• Chapter 1: Introduction to UNIX to Windows Migration. This chapter provides the technical background behind the evolution of UNIX and Windows, followed by a brief introduction to Microsoft Windows Server™ 2003. This chapter also lists the business and technical reasons for using each of the migration alternatives in the Windows environment. It also provides examples of application architectures that exist on the UNIX and Windows platforms.

  • Chapter 2: Envisioning Phase: Beginning Your Migration Project. This chapter provides information on the various activities carried out in the Microsoft Solutions Framework (MSF) Envisioning Phase and its major tasks and deliverables. The primary purpose of this chapter is to assess the applications in the UNIX environment in order to reduce the gap between the UNIX application and proposed Windows application. This chapter also provides information on defining the business goals, setting up the project team, defining high-level requirements, developing the solution concept, defining the solution scope and project scope, and performing the risk assessment.

  • Chapter 3: Planning Phase: Planning Your Migration Project. This chapter explains the process of defining the solution design and architecture along with developing the functional specifications. It lists the inputs required to validate the technology and create the proof of concept. The chapter also provides guidance on creating the project plan and schedule.

  • Chapter 4: Planning Phase: Setting Up the Development and Test Environments. This chapter discusses the process of establishing a development environment, which includes setting up the hardware and other infrastructure resources, as well as any project structure or policy elements required to develop the solution. This chapter also describes the process of creating a test environment according to the test plan and choosing an appropriate build process.

Resources

An acronyms list and job aids are additional resources provided with the guide that will be helpful for the planning work covered in this volume.

Acronyms

See the Acronyms list accompanying this guide for a list of the acronyms and their meanings used in the guide.

Job Aids

Job aids are included in a Tools and Templates folder that is available as part of the download version of this guide at http://go.microsoft.com/fwlink/?LinkId=30864 . The following job aids are relevant to Volume 1:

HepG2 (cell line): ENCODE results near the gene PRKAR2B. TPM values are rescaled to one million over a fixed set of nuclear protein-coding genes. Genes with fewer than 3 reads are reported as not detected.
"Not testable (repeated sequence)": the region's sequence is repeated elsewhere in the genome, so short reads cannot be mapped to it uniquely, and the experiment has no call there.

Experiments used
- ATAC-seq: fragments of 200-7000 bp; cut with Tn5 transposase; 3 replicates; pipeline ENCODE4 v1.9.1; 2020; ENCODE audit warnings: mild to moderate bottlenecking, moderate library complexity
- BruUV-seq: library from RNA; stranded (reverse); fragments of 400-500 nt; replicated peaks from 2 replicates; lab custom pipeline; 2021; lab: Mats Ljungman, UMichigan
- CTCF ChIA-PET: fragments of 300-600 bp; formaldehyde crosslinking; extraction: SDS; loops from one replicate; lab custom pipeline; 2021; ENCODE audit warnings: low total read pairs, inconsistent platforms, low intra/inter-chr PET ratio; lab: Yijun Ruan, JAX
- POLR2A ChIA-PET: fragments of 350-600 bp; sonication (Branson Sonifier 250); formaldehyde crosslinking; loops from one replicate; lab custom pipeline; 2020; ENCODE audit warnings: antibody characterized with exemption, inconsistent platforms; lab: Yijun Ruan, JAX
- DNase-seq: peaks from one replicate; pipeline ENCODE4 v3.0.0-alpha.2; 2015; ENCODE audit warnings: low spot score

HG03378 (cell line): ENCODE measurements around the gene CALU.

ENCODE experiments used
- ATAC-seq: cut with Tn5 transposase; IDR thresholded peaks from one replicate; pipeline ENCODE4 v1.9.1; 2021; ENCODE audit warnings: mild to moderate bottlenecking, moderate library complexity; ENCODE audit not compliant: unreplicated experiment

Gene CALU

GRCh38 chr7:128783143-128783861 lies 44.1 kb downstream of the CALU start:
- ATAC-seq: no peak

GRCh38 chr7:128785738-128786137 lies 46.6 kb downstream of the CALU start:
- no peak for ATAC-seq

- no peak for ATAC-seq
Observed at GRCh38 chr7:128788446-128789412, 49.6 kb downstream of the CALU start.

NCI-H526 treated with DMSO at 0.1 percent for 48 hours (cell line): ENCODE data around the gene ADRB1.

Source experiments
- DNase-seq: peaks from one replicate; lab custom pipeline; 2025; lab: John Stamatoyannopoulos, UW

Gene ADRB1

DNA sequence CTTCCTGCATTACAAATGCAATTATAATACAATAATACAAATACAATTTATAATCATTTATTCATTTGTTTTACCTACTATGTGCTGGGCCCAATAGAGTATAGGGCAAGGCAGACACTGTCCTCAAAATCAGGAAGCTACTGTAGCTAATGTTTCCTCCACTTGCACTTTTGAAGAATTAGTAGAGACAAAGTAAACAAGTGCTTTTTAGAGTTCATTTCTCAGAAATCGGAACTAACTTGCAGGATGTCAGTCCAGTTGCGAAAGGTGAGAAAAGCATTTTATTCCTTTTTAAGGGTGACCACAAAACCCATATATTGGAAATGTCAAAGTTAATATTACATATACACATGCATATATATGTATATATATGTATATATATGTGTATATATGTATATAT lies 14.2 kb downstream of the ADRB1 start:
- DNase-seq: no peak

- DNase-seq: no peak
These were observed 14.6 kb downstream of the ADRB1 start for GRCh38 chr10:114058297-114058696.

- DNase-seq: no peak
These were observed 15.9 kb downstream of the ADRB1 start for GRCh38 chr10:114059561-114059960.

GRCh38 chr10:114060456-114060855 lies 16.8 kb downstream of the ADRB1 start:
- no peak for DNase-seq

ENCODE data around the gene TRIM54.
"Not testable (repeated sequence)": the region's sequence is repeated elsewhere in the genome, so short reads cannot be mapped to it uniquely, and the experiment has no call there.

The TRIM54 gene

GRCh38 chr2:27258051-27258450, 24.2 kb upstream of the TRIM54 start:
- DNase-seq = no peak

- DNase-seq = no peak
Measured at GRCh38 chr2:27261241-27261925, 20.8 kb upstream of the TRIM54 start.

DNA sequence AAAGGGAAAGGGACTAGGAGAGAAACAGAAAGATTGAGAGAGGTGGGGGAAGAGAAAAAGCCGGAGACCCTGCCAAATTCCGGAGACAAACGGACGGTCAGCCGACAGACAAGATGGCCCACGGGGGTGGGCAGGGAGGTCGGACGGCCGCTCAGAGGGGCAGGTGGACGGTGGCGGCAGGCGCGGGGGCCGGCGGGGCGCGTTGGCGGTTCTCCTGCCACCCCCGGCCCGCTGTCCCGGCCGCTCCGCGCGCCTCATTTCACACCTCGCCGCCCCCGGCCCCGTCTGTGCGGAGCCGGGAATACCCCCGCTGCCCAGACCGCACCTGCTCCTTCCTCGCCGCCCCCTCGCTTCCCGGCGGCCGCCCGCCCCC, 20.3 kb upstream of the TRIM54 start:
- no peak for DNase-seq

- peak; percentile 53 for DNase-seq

• Project Team Skills Job Aid (Microsoft Word template)

  • Risk Assessment Tool (Excel tool)

  • Migration Approach Assessment Tool (Excel tool)

  • UCAMG Scripts Tool (Excel tool)

Document Conventions

Table 0.1 provides details of the document conventions used in this guide.

Table 0.1. Document Conventions

Text Element

Meaning

Bold text

Used in the context of paragraphs for file names, commands, literal arguments to commands (including paths when they form part of the command), switches, and programming elements such as methods, functions, data types, and data structures.

Also used to identify the UI elements.

Italic text

Used in the context of paragraphs for variables to be replaced by the user.

Also used to emphasize important information.

Monospace font

Used for excerpts from configuration files, code examples, and terminal sessions.

Monospace bold font

Used to represent commands or other text that the user types.

Monospace italic font

Used to represent variables that the reader supplies in command-line examples and terminal sessions.

Shell prompts and Code Snippets

Used to represent shell scripts and code snippets.

Note

Represents a note.

Code

Represents code.

Chapter 1: Functional Comparison of UNIX and Windows

Chapter 2: Envisioning Phase: Beginning Your Migration Project

Chapter 3: Planning Phase: Creating Your Solution Design and Architecture, Project Plans, and Project Schedule

Chapter 4: Planning Phase: Setting Up the Development and Test Environments

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Get the UNIX Custom Application Migration Guide